Being Pretty Isn't What It's Cut Out To Be

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I never took the dozens of men who whistled, cat-called and talked to me on my daily journey as harassment. Until now... As a little girl I always wanted to be one of the pretty girls. Their lives seemed so much better. Pretty girls looked like they had it all together; the great love life and its options. Being pretty meant cooler friends, awesome parties and invitations into the ethereal coolness that I never felt that I could be a part of. I was a victim of bullying, and my skin color and kinky hair never made it easier.

Once I reached early adulthood, nature slowly took its toll on my body.

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Acne faded, my body formed and a new wardrobe of form-fitting clothing threw me into a world of overwhelming attention that I was not accustomed to.

What compelled me to write this article was a comment made by a friend, asking as to why I was not bothered by men cat-calling me down the street.

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So why was I not bothered by it?

I never took the dozens of men a day who whistled, cat-called and talked to me on my daily journey as harassment. Her question made me do a lot of self-reflecting and self-evaluation about my own perceived attractiveness.

Should I deem this behavior by men to be inappropriate? Does this acceptance make me seem more sexually available to men? I guess I saw myself ugly for so long that when I started getting attention I was actually flattered at first, then numb and unbothered. In most instances, I took advantage of my feminine power over men.

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I would make them do things for me with no intent of giving anything, just because I was a woman.

"Wanna carry my bags upstairs? Thanks".

"Yes, I need a ride to point A, B and possibly C".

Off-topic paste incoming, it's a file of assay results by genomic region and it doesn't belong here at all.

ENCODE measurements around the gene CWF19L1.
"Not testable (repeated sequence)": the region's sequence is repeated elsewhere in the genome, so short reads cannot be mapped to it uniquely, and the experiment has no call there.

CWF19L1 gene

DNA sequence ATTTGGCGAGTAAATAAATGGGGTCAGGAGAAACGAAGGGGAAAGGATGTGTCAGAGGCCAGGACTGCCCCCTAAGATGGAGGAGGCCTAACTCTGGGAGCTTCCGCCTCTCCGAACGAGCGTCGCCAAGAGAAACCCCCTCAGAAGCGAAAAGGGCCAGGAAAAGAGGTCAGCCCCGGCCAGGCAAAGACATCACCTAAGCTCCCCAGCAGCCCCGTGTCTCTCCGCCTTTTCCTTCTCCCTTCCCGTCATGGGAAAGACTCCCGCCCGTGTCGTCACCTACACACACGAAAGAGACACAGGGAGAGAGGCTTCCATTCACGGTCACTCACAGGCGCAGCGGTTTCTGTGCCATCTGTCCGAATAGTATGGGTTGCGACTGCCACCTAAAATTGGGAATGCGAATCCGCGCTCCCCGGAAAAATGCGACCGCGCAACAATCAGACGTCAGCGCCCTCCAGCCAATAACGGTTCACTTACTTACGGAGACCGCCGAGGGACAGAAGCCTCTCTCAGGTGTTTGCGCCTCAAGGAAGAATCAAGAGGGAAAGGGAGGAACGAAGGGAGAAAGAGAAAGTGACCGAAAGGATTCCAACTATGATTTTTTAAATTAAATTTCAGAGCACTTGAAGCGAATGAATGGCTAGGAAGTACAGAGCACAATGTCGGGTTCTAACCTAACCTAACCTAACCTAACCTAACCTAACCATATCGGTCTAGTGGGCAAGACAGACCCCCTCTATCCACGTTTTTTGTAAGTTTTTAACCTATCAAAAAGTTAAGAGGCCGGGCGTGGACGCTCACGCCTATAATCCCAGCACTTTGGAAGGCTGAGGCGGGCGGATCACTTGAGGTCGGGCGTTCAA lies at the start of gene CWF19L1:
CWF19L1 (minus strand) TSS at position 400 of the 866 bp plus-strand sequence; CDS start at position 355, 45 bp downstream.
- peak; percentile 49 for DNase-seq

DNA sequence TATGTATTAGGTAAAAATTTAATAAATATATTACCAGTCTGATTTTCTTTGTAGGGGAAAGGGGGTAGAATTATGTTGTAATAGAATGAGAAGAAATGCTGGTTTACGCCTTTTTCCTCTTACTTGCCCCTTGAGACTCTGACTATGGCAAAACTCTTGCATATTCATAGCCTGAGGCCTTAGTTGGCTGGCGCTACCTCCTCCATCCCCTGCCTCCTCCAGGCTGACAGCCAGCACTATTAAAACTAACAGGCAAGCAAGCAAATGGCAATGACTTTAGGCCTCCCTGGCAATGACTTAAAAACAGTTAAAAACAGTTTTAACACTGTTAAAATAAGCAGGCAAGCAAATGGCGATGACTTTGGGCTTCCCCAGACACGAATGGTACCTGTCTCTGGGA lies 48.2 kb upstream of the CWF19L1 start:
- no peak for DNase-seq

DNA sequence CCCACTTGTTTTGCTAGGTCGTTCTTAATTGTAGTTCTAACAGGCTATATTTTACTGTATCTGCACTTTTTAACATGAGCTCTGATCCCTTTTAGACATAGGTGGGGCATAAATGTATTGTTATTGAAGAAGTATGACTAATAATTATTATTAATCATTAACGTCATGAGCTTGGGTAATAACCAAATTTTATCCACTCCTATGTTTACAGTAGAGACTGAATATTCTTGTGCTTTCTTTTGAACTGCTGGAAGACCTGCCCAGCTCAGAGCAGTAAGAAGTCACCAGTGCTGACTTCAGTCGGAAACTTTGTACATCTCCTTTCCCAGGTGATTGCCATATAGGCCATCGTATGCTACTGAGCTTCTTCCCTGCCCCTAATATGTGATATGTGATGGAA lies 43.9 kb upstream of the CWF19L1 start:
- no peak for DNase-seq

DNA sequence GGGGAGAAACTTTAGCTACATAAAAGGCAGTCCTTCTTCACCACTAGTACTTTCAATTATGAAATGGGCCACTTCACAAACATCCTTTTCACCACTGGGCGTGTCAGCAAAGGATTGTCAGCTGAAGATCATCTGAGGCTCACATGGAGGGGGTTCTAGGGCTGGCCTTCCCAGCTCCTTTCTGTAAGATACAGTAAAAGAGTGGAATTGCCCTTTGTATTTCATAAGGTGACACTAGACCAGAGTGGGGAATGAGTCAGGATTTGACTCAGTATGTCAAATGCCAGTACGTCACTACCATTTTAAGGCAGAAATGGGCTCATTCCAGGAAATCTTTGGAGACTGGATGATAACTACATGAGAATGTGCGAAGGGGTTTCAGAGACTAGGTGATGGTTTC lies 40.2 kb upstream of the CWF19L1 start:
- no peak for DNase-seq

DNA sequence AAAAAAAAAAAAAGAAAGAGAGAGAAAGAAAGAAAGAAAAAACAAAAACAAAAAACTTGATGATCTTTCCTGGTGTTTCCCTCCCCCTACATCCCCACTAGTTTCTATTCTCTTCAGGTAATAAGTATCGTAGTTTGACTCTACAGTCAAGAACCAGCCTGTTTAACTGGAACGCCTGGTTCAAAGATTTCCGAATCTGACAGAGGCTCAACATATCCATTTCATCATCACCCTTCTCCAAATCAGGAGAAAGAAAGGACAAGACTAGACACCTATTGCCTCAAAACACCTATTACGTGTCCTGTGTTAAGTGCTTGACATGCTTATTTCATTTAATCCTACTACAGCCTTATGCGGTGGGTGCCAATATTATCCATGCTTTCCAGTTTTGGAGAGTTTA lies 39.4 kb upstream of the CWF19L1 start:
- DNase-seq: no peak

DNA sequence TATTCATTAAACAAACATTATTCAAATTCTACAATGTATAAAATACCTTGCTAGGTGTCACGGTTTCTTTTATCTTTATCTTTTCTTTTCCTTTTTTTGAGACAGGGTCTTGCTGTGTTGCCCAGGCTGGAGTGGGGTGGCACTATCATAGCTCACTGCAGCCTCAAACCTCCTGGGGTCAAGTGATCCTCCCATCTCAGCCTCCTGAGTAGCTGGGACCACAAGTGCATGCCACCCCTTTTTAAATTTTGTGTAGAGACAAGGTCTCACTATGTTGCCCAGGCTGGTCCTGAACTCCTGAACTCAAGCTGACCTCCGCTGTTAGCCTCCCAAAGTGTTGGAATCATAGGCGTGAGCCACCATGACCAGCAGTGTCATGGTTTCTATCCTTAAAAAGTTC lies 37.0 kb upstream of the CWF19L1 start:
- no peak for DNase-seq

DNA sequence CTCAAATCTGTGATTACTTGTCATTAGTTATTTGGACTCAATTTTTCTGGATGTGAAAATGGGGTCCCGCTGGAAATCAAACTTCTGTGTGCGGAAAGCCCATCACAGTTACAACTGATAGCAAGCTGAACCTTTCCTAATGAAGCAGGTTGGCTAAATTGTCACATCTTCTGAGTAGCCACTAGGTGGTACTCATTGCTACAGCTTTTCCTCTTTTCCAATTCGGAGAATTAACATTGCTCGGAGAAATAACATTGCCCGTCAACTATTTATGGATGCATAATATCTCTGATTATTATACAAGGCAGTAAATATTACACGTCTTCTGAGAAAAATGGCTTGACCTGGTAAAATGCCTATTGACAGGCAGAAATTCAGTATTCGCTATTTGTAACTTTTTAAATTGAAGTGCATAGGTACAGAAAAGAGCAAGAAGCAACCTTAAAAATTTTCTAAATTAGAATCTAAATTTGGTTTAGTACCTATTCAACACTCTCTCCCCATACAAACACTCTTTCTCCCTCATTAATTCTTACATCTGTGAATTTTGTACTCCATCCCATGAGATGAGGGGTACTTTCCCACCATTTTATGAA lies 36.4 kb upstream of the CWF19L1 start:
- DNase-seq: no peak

I started abusing my power. I knew I was able to seduce anything or anyone my way. I was getting free sandwiches at my local deli for some time and discounts and deals whenever I felt like my batting eyelashes could get me away with it.

My self-perceived sexiness caused tension and jealousy amongst other women.

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This confident behavior I was portraying was looked down upon most women I came across. It was easy for them to feel that way, because they were always a swan that the world flocked to. My newfound wings from a duck to a swan were unstoppable. So men could rule the world, but If I ruled the world around me by using men, this was an apparent problem. It was to my surprise that my attractiveness also opened a new world of darkness.

The cat-calling men who were once showering me with compliments were now aggressive and dangerous. I had to be aware of catty women and their vicious approaches. My instant collective of new friends became subject to suspicion. In certain situations my intellect wasn’t respected, because I became too pretty to have a functional brain. I was constantly in a whirlwind of heartbreak and romantic disappointments. Yes, I had more romantic options that I had wished for in my youth, but the more options I had, the more difficult it was for me to see who wanted to be with me, for me.

My brown skin and hair (of which I once despised) became  a fetish. On a few occasions, I’ve been offered large sums of money in exchange for sex in deem of my exoticness. I did not know this dark world of being a pretty girl existed, because on the other side, pretty girls had it all together.

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The psychological, mental and emotional toil that my coming of womanhood brought me required me to be strong for not only myself, but for every woman out there. And for the awkward little girls who have no idea what this world will throw them when they become women themselves.

I found power in being a woman. It was invigorating to know that I had power in the way I moved and looked. Who knew a dab of lipstick and swaying hips could conquer the world?

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For the first two decades of my life, I certainly didn’t.

As a little girl I always wanted to be one of the pretty girls. Their lives seemed so much better but adulthood made me realize that the grass is never greener on the other side.

BLOGCrystal Santana